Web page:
But on this day she wasn’t too into it. Perhaps it’s because it was early June and the bugs were bad. Perhaps it was because it was windy and cold, or perhaps it was because the trail was boring. It didn’t matter we would push on. There was yelling, there was begging, there was pleading, but I did not give in. As we reached our first destination, the pond where we planned to fish, Sophie said, “I have to go to the bathroom, the number 2 kind.” Great! But wait up ahead at one of the primitive campsites was a sign. Written in big block letters was the word. “OUTHOUSE!” Praise Jesus! We scurried up the outhouse trail for a long time, nearly a quarter mile. We could see where other weary hikers hit by the effects of their breakfast of greasy bacon had let down their guard and had to do an emergency blow. Was this some sort of sick joke. Then we saw it. In the middle of a mosquito infested forest. A box with a seat on it. There was no house in this outhouse. I won’t give you the details but the visit to the latrine involved me providing the cover of a constant bug spray cloud while my daughter did her business, I used nearly a whole can of Deep Woods Off, oh what fun we were having.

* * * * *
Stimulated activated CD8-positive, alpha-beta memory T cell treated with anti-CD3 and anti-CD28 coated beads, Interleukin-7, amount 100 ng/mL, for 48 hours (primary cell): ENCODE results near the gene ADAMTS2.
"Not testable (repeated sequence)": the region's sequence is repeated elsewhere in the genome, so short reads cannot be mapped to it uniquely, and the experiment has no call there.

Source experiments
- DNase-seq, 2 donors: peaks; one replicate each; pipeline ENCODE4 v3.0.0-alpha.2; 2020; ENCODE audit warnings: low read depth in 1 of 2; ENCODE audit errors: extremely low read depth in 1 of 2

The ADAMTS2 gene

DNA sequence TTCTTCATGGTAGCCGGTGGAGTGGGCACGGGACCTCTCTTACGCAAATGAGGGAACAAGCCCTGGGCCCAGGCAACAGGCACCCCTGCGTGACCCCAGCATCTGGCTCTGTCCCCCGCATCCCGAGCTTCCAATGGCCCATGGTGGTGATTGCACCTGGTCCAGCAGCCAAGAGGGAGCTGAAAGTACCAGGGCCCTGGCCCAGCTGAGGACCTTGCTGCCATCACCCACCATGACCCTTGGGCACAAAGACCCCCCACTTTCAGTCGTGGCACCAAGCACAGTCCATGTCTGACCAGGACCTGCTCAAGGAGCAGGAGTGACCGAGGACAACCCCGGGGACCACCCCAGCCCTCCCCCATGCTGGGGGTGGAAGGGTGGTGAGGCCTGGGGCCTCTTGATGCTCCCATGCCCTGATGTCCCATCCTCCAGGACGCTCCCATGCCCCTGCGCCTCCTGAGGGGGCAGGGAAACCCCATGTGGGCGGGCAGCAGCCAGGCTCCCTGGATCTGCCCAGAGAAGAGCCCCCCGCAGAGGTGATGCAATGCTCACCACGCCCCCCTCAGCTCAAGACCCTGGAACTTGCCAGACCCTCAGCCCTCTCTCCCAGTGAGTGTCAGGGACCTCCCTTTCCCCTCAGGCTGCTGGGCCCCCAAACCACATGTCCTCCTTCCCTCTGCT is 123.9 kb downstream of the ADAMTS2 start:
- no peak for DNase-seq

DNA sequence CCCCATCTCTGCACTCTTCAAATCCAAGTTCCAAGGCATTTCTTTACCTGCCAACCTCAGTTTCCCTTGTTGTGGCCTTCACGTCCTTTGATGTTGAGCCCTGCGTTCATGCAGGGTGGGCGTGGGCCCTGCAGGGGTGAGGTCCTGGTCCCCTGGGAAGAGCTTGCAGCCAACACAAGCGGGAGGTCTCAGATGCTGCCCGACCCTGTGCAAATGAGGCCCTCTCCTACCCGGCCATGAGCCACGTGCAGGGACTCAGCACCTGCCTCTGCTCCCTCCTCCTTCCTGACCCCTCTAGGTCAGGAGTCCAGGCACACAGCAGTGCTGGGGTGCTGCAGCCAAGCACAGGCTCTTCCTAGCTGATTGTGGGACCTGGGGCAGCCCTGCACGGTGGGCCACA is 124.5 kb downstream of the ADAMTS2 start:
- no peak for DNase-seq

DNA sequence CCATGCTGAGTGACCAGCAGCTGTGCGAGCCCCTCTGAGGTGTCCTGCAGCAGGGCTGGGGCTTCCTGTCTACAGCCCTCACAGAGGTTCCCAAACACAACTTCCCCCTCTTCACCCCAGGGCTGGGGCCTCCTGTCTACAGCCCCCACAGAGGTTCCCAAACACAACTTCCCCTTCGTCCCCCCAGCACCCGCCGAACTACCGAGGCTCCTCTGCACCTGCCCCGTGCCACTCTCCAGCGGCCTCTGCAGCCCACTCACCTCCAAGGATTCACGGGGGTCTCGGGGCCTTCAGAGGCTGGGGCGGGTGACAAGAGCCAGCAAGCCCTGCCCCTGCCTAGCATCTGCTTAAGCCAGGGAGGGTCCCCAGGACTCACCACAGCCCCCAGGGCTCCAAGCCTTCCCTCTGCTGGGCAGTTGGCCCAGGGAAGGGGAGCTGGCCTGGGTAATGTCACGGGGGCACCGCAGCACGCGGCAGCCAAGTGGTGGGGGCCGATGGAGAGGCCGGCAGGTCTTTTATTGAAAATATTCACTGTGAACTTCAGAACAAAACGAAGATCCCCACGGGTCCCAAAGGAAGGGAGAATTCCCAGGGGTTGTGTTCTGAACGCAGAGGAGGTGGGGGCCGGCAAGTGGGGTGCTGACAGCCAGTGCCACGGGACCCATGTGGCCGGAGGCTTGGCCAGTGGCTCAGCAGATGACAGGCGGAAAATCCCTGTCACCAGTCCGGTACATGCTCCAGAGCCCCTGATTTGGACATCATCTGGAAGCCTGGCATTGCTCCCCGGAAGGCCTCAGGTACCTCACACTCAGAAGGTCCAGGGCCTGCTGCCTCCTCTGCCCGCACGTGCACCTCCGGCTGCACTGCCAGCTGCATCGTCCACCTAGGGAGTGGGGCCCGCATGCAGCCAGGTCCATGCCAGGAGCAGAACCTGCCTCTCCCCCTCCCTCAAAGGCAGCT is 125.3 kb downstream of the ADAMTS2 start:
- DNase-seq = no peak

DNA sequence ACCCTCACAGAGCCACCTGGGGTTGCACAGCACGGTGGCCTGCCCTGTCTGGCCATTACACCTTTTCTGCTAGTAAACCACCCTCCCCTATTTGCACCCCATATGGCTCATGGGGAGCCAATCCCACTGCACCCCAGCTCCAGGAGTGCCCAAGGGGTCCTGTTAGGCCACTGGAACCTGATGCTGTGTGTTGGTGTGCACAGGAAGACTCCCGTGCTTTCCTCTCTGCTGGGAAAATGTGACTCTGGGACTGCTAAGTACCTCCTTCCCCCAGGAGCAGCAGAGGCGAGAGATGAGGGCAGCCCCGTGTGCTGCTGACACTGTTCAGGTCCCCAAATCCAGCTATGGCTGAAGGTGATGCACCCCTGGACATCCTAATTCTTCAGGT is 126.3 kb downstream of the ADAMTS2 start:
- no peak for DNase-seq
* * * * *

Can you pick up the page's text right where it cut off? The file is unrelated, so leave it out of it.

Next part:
We did manage some good trout, got some great views, and I’m pretty sure she can poop in any public place, a common phobia for most people. Mission accomplished.
My stories often come off as funny, but in reality the stories and memories that I’ve made with my girls are that of pride. Because in every adventure, or misadventure they learn to be independent, to persevere, to figure it out, and in the process they have become and are becoming strong independent women, ready to meet the challenges of life. I couldn’t be more proud.
As a Maine Guide, and a native Mainer, I learned long ago that you don’t just give away good fishing spots. I also know there are about a billion Mud Ponds in the state of Maine. So when someone asks me where the fish are biting I always say they’re biting at “Mud Pond.”
This is a story about a remote hike, paddle, portage, fishing, and bushwhacking trip that was nothing short of miserable, and also glorious.
My son Tyler is the real writer. He has an adventure blog at: www.livindeliberately.com I’m sure he got his writing talent from his mother, it’s a lot better than mine. He’s a grown man with a real job in Vermont. Like me he’d rather wander the ridges and mountain tops than be inside. Also like me he has responsibilities and has made commitments that he must honor.
He came home for the Memorial Day Weekend. I sensed that he was a little worn out from the grind that is life and I knew I was. I hatched the idea that we’d have an epic adventure to a remote trout pond far from the reaches of man. I didn’t account for the blackflies and mosquitos… My bad.